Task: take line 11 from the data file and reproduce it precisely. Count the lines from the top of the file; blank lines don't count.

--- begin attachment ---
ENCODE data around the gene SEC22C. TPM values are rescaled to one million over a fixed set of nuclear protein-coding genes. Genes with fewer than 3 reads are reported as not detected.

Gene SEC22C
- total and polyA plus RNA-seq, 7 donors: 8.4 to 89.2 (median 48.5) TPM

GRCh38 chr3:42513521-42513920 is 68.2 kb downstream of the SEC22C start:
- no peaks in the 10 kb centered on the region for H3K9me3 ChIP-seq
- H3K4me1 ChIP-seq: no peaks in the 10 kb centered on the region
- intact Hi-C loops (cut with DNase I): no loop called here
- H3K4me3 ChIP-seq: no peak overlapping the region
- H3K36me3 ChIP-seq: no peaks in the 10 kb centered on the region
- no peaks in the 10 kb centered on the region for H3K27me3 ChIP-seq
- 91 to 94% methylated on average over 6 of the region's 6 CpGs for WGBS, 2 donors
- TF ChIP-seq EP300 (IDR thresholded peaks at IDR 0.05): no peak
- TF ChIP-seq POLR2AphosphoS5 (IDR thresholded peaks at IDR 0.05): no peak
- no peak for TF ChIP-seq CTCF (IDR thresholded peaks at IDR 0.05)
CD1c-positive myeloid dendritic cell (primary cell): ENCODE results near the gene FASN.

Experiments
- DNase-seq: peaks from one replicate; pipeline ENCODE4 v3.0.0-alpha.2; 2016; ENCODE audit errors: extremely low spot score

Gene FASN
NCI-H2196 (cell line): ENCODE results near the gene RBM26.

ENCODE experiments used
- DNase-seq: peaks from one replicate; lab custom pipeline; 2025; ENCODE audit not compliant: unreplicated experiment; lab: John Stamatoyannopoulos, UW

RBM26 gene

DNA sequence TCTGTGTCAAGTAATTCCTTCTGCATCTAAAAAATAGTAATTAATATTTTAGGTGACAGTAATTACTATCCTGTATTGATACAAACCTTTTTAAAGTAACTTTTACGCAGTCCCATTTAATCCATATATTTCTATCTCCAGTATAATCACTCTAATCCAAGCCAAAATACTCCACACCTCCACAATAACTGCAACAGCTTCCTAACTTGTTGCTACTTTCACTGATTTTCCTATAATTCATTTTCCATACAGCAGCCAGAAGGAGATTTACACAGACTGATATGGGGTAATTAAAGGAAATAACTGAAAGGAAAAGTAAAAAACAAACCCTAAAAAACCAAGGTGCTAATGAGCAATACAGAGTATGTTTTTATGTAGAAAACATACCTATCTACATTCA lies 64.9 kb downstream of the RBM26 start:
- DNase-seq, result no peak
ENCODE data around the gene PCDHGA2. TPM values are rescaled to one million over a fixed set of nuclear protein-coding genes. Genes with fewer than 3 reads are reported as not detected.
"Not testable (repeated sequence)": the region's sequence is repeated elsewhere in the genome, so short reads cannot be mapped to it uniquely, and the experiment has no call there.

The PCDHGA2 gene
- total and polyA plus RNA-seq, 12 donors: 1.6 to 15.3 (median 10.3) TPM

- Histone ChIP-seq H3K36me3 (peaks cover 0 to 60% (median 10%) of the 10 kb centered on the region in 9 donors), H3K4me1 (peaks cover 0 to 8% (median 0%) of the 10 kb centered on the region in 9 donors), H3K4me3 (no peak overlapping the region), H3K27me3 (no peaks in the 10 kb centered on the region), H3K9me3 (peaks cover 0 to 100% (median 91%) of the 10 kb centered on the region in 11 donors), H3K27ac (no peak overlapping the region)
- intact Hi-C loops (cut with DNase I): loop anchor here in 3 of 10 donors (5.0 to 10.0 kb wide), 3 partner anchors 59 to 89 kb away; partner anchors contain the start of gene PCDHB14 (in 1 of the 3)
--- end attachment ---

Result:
- 91 to 94% methylated on average over 6 of the region's 6 CpGs for WGBS, 2 donors